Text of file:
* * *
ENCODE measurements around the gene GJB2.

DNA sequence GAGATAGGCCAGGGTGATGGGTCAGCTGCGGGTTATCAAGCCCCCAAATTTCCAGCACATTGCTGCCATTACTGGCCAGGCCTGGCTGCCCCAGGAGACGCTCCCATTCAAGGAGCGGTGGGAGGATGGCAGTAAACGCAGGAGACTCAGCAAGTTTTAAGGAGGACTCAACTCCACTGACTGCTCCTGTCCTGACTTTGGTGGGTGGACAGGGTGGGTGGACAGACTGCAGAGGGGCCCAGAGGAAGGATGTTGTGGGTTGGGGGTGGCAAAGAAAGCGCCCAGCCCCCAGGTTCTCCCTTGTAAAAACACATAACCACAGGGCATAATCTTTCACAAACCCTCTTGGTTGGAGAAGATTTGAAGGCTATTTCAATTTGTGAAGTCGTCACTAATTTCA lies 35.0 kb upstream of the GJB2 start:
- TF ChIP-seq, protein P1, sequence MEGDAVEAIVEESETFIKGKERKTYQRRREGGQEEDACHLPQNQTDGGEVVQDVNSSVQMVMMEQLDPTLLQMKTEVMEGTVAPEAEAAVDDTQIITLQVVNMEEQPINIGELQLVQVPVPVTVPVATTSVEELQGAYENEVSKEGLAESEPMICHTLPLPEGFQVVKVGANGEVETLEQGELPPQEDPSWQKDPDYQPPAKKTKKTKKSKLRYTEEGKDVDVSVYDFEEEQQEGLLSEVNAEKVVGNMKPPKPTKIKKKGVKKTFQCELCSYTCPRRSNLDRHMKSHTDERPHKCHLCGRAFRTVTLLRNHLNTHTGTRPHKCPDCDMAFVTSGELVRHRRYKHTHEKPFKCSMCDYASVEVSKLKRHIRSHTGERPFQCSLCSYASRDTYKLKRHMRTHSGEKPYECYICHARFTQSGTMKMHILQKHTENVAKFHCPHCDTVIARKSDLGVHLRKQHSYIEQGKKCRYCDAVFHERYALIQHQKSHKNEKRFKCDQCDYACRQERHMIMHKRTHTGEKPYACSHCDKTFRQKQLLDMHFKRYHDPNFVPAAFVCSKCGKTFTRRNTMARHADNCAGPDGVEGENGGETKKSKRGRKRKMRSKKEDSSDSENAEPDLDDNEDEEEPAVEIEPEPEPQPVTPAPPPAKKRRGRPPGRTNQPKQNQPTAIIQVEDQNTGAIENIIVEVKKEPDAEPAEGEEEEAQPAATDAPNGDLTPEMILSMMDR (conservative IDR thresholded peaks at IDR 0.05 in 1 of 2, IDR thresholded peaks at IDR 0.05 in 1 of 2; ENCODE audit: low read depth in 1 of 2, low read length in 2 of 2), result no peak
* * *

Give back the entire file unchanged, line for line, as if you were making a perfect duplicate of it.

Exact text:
ENCODE measurements around the gene GJB2.

DNA sequence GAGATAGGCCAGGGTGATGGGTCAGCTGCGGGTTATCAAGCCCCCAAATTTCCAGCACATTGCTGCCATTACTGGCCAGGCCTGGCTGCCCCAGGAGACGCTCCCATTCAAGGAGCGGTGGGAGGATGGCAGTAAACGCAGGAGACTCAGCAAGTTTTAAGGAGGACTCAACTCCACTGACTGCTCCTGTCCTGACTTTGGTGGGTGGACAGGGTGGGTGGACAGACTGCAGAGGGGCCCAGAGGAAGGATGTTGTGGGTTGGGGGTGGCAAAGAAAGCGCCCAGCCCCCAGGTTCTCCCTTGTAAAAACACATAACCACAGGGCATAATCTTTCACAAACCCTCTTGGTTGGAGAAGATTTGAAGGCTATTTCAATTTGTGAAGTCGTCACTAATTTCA lies 35.0 kb upstream of the GJB2 start:
- TF ChIP-seq, protein P1, sequence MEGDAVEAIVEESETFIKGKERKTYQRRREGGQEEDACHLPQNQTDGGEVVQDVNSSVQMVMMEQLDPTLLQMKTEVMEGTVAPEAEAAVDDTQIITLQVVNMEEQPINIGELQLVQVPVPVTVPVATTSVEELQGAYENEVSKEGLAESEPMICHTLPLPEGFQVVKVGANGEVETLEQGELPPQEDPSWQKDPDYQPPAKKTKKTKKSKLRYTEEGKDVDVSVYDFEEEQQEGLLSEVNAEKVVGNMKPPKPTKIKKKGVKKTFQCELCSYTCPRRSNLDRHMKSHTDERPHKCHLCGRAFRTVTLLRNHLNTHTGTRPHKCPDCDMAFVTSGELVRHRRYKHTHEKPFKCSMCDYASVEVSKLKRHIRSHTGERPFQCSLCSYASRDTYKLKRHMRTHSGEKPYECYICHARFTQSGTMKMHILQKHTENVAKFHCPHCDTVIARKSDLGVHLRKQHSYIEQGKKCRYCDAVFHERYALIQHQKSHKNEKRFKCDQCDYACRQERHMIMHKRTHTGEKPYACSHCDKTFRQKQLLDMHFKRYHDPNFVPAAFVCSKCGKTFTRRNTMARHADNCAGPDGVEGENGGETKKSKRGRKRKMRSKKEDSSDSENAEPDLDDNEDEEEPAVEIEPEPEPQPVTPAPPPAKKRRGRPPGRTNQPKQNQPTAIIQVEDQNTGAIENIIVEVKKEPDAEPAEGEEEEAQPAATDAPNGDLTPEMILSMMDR (conservative IDR thresholded peaks at IDR 0.05 in 1 of 2, IDR thresholded peaks at IDR 0.05 in 1 of 2; ENCODE audit: low read depth in 1 of 2, low read length in 2 of 2), result no peak